veller returns!"

At such a moment his perceptions of the change before him, which is not only a change of being, but of worlds, startle and embarrass him with the mysterious vividness and strength with which they occasionally flash upon him; while every tie which binds him to the living, and every association which connects him with the earth, rises in interest and attraction as the moment is advancing in which he must be wholly separated from it. And that moment is at hand. His spirit is already on the stretch for the future world, and, after a few more struggles, will altogether burst the cords, the mysterious cords, which confine her to the body, and will enter upon the unknown flight.

That the mind of even a holy man should be somewhat agitated at a position like that which I have just described,) can excite no surprise. For, much as his affections may be set upon things above, and great as may be his treasures in heaven, an attachment towards earth is still lingering within him. Christianity, although it has sublimed his feelings and elevated his affections, has not attempted so en

tirely to detach them from the things which are innocent and interesting upon earth as to make him insensible to the prospect of an entire and almost instantaneous separation from it. Possessing, therefore, and that in a very high and refined degree, the sympathies of our nature, can we wonder that an acute perception of his position, as upon the eve of another state, should greatly affect him? Oh! he cannot think of the tender ties which must now be rent, of the hallowed associations which must now be broken off, of the pleasing connexions which must now be dissolved, and, if a warm and affectionate admirer of nature, of the many lovely scenes from which he must now be separated, without many emotions of melancholy and sorrow. Nor is the existence of such emotions inconsistent with his character as a believer in a happier world, or at all displeasing to the great Author of his being. For while Christianity was designed to purify and to control the susceptibilities of man, it was never intended to extinguish them, or even to lessen their proper influence upon him. Much, therefore, as it may do on his

behalf, and vast as is the change which it sometimes produces in his character and disposition, it eradicates not a principle belonging to him as a human being, since this would imply that it ought never to have existed within him; and having been implanted by the Creator himself, he would then, as the God of grace, censure and condemn the workmanship of his hands as the God of nature.

Trembling, therefore, as he this moment does upon the pinnacle of earth, and being keenly conscious of his position, it is hardly possible that even a holy man can be otherwise than affected at the thought of so soon passing from a scene in which, with all its sorrows, "there is much to interest and attract his mind. And, although the principles of faith and hope may eventually triumph over the sensibilities of his heart, be they ever so acute, they will neither extinguish nor abate them. As a man, he will feel the position in which he stands, and many a look of lingering affection and regard will he cast upon the scene he is about to leave. The acuteness of his emotions will naturally vary, and that according to the cha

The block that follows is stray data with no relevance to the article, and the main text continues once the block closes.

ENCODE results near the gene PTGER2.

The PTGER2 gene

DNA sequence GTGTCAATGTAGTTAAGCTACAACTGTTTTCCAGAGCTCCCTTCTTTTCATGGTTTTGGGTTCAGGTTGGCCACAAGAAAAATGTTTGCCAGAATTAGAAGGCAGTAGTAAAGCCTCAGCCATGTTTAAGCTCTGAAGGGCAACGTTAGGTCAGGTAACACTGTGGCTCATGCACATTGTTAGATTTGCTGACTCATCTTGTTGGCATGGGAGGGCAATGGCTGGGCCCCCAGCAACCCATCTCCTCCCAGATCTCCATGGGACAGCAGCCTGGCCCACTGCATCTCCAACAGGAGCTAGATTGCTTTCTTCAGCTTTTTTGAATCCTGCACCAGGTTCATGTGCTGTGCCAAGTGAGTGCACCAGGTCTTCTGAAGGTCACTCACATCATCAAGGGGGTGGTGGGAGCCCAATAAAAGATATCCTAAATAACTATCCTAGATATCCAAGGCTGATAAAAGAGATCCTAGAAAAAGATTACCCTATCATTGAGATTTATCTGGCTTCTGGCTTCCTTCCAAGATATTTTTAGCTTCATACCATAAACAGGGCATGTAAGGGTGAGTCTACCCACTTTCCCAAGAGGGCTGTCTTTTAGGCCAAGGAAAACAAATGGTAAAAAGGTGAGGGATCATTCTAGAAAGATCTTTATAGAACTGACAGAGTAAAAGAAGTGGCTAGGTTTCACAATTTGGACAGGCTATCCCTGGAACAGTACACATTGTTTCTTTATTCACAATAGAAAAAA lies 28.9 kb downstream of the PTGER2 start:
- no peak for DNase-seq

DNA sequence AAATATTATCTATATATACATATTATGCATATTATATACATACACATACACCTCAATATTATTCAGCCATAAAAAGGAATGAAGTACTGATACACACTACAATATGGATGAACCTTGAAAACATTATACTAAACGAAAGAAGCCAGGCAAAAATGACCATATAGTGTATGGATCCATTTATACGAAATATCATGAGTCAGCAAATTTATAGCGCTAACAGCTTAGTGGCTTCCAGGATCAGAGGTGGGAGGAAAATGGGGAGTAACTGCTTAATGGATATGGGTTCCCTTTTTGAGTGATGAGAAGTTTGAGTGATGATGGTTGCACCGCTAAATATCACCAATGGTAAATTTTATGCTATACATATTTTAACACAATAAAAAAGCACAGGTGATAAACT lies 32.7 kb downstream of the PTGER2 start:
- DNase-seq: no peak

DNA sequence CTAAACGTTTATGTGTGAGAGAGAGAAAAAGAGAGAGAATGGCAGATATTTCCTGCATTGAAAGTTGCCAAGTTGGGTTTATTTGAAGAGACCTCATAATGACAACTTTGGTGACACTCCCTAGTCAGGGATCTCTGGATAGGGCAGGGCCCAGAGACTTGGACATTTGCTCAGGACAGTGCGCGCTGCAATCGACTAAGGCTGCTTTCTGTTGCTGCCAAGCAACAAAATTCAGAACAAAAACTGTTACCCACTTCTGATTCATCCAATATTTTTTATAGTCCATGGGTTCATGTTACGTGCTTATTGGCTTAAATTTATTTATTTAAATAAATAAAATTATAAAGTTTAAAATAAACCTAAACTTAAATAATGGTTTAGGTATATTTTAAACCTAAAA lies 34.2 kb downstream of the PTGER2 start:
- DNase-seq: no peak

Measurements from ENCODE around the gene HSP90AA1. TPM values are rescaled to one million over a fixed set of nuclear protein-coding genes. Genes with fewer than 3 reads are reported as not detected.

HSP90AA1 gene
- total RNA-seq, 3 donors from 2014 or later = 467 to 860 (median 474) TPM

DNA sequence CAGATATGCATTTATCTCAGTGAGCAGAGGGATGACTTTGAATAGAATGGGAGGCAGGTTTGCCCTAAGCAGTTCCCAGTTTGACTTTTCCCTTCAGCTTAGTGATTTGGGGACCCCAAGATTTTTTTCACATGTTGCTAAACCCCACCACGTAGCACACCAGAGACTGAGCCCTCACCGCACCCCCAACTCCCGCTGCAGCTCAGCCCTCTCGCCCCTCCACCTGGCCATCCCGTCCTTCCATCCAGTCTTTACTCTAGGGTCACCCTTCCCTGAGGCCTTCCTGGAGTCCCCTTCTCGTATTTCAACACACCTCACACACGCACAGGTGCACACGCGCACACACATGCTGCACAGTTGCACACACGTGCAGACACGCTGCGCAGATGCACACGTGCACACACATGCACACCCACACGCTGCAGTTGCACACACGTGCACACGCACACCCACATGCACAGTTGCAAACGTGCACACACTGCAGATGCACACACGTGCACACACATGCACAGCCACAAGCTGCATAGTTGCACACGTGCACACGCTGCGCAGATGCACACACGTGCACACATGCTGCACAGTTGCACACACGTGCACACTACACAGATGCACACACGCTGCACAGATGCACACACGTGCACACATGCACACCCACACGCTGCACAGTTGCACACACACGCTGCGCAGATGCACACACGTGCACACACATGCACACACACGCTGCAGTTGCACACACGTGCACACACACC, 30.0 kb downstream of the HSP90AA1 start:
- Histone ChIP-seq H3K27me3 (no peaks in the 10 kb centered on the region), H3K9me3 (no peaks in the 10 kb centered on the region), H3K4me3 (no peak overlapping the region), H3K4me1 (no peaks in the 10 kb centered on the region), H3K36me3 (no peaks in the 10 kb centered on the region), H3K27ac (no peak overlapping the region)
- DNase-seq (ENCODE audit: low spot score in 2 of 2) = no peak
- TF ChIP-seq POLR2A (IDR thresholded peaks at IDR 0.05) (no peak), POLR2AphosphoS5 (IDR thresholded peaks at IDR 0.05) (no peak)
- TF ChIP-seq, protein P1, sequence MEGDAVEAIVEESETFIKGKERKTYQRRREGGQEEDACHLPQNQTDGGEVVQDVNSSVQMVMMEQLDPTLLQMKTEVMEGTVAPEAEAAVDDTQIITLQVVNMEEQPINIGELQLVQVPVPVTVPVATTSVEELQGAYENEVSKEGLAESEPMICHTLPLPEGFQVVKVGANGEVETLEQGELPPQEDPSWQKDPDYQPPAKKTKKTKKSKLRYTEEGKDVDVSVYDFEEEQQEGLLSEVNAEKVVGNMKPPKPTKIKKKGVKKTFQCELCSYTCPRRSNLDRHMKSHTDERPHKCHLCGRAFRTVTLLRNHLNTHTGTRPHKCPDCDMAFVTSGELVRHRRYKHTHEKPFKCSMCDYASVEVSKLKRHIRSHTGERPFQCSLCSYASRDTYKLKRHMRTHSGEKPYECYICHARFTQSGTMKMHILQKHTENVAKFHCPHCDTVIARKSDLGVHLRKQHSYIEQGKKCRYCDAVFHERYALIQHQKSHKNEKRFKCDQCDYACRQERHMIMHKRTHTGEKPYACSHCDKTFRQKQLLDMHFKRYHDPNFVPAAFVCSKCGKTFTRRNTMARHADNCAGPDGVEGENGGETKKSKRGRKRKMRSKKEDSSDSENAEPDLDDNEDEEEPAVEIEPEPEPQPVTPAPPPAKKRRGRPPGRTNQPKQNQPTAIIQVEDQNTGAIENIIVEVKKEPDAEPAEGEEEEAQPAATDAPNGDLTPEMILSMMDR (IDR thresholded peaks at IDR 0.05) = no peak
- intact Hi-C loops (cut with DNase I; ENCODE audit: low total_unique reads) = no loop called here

racter of the ties which have bound him to it. Should a lovely and youthful family have entwined themselves about his heart, oh! then the thought of parting from them will intensely agitate and affect him. Such emotions piety will not prevent. The holiest of men have suffered from them when about to die-have wept as they were separating from the earth and its inhabitants, but especially from the objects of their fond and doting regard. Thus when Hezekiah the king was "sick unto death," the inspired historian informs us, that Hezekiah "wept sore," for he said in the cutting of his days, "I shall go to the gates of the grave: I am deprived of the residue of my years." He said, "I shall not see the Lord, even the Lord, in the land of the living: I shall behold man no more with the inhabitants of the world."

But many of the emotions which agitate a holy character, while passing to another state, are anxious and perplexing. Insensibility may escape solicitude; but he whose spirit is susceptible, and whose mind is thoughtful, cannot

avoid it. For, oh! the moment is arrived, when, under every circumstance, his connexion with the earth must be dissolved. And as the tabernacle which detains his spirit is so shattered that it can hold it but a little longer, he is deeply concerned as to where that spirit will fly to, or upon what other world it will alight, when the last mysterious link is rent. His anxiety is intense, because there is now upon him a keen and somewhat awful conviction that no circumstance, within the range of human probability, can avert the almost instantaneous settlement of his immortal destiny. When that settlement was at a distance, even then it would occupy his thoughts and occasion great solicitude; but now that it is at hand, now that a momentous change, both as regards the mode and the condition of his being, must take place-now that the links which prevent a separation from the body, and his direct ascent to the bar of God, are so few and so feeble that the slightest incident will rend them all asunder-he cannot but be concerned as to the issue of his reception when he shall stand before

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